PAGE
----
Students in Kathryn Neeley’s January Term, or J-Term, course studied historical narratives about slavery to understand its evolution, legacy effects, and relevance today. Neeley is an associate professor in the Science, Technology & Society Program in the School of Engineering and Applied Science at the University of Virginia.
Lifetime Learning is pleased to share a series of UVA faculty reflections on 2021 J-Term experiences. Read more on Thoughts From the Lawn.
J-TERM: SLAVERY AS A SOCIOTECHNICAL SYSTEM
Its Evolution, Legacy Effects, and Relevance Today
During the 2021 January Term, 29 engineering students and I embarked on a hazardous and enlightening intellectual journey: tracing the history of race-based slavery from its beginnings with the Portuguese rediscovery of Africa in 1442 to its twenty-first-century legacy effects. Within this very broad scope, we focused on the construction of historical narratives about slavery as an ethically motivated activity and on slavery as a sociotechnical system.
Understanding our past as a way of defining a positive vision for the future. The ethical dimensions of historical narratives are particularly evident in treatments of slavery, including those that deal with Thomas Jefferson. To make the constructed nature and interpretive functions of historical narratives visible, we constructed narratives using the relatively unprocessed historical record provided by Peter Bergman’s Chronological History of the Negro in America (1969). We also compared histories of slavery and biographical treatments of Jefferson, focusing on the ways that they reflected the ethical concerns of the times in which they were written, a perspective captured in the phrase “We see Jefferson not as he was, but as we are.”
Sociotechnical systems thinking as a path to understanding complex relationships and unexpected outcomes. Sociotechnical systems thinking is central to the field of science, technology, and society (STS). From a sociotechnical perspective, technology is much more than “tools” or other artifacts. We view it instead as goal-oriented human activity that integrates three interrelated elements: (1) technical (material objects, natural processes, and the understanding of how those things work), (2) organizational (individuals, institutions, and activities such as education, regulation, and funding), and (3) cultural (ideals, values, assumptions, and expectations). This approach highlights the moral horror of slavery: treating human beings as though they were tools or machines brought in to develop the abundant natural resources of the New World. What began as an entrepreneurial enterprise solidified into a robust sociotechnical system based on racialized belief systems and institutionalized practices (like segregation in its many forms) that persisted long after the Emancipation Proclamation.
Research as a foundation for raising ethical awareness. Over the course of two weeks, we discovered information that was surprising and distressing but also useful for understanding racial tensions today and for illuminating the social and ethical dimensions of contemporary technology. The cotton gin, that quintessentially American invention, prolonged slavery by making cotton production more profitable. In the south, 7% of White people owned 75% of the enslaved people. Blacks and Native Americans owned slaves. Centuries of exploitation through practices such as robbing the graves of enslaved people to obtain cadavers and conducting involuntary experimentation to facilitate advancements in gynecology and other fields laid the foundation for mistrust in the healthcare system on the part of people of color. Maximizing the volume of human “cargo” that ships could carry spurred innovation in ship design during the Age of Exploration (early 15th century to early 18th century). Facing these facts in all their ugliness is a way to honor and recognize the humanity of the estimated 15 million human beings who survived the voyage from Africa to the New World. Understanding that slavery persisted despite widespread recognition of its fatal flaws can help us see why we should avoid creating and, if possible, reform sociotechnical systems that generate wealth as an intended consequence (Amazon and Facebook, for example) but also have destructive unintended consequences.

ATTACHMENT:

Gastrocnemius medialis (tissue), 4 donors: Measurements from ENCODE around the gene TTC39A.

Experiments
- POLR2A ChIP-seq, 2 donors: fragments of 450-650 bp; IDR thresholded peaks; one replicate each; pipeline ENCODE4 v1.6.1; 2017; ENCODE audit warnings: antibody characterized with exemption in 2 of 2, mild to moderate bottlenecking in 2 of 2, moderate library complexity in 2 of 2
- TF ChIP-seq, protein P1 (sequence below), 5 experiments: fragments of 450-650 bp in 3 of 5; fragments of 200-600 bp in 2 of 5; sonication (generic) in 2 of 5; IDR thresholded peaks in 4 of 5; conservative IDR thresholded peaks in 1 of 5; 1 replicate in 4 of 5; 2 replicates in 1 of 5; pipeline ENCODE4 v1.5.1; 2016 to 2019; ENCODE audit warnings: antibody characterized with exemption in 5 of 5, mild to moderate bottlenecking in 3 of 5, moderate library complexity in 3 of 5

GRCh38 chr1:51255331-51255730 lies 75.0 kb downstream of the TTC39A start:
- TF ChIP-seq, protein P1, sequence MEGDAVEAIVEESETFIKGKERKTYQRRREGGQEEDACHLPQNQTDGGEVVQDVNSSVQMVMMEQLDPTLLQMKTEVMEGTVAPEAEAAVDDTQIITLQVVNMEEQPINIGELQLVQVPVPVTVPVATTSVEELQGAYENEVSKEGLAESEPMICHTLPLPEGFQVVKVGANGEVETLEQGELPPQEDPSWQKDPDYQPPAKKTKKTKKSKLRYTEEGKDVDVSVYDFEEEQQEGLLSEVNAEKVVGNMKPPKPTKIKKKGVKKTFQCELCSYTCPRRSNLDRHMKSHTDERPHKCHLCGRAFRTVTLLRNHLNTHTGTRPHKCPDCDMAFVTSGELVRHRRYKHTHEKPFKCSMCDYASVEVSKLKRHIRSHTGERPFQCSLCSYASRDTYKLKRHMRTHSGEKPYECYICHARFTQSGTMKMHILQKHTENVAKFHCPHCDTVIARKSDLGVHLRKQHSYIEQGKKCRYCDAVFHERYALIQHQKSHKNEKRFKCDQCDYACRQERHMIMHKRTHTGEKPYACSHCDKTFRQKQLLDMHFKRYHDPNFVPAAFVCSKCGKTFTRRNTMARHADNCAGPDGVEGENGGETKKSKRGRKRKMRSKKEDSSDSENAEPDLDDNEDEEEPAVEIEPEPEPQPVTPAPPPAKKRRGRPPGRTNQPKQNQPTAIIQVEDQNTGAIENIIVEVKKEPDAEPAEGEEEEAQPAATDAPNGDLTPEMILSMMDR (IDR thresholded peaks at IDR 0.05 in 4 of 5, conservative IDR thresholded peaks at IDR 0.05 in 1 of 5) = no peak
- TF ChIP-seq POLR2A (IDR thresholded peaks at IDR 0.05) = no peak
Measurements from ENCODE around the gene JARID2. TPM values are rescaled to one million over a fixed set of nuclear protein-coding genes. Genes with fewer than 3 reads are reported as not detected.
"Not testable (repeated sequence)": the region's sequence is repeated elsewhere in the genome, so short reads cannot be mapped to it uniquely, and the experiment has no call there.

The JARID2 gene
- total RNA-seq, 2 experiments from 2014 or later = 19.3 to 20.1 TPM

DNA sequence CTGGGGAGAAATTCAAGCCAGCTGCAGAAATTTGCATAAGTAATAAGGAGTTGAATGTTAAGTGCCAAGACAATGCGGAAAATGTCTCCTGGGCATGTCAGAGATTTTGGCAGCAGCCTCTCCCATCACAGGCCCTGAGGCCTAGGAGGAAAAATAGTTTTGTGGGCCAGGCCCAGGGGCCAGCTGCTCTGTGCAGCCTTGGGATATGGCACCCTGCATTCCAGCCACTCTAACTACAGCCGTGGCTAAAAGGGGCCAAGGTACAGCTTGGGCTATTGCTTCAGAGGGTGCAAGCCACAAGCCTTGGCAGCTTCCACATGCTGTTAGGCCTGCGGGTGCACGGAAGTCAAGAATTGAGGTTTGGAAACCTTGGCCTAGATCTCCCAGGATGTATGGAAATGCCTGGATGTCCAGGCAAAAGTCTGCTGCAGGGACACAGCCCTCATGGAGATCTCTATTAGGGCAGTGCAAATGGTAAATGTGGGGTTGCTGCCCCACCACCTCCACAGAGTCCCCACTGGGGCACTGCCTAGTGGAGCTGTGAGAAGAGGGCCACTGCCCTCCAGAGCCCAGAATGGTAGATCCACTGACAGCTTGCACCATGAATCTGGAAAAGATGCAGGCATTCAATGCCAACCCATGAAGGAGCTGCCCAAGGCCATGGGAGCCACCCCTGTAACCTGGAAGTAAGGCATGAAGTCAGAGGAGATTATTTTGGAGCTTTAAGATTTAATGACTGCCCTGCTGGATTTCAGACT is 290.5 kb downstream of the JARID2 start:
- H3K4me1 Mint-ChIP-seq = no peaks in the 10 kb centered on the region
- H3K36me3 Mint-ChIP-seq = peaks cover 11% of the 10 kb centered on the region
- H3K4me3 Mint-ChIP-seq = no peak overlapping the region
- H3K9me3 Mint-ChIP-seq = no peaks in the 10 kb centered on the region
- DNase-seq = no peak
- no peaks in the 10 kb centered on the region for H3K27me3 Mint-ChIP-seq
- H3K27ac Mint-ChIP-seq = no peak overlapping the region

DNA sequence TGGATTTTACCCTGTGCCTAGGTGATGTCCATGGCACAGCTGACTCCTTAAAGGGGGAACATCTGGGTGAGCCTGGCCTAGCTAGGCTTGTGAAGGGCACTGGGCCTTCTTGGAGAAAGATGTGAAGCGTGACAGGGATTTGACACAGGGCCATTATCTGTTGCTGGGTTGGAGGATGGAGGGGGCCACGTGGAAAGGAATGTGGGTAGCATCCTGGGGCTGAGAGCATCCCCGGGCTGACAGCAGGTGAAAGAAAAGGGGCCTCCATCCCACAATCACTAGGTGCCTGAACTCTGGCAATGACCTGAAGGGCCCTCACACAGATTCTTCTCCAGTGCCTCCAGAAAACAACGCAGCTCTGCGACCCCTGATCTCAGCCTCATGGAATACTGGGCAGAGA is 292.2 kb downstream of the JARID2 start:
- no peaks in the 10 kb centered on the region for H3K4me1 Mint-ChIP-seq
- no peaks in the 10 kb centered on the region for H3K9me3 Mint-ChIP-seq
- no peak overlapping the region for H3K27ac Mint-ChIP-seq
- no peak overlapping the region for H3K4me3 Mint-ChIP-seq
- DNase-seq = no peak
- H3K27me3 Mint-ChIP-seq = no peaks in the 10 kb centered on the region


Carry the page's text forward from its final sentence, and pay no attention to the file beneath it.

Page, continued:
As part of our discussions, we speculated on what would have been the best time to reform or abolish race-based slavery in America. The most frequent answer was the Constitutional convention of 1787. Perhaps the most convincing answer was this: at the beginning. Among other things, I hope that my students’ understanding of the origins, evolution, and legacy effects of slavery will expand their moral imaginations as they contemplate the creation of new sociotechnical systems.
For more on 2021 J-Term, read:
J-Term: Virginia and the Constitution
J-Term: Economic Sanctions and Foreign Policy
J-Term: Leadership in Athletics
J-Term: Gender in Sport and Film–Capturing a “Moment of Folly”?
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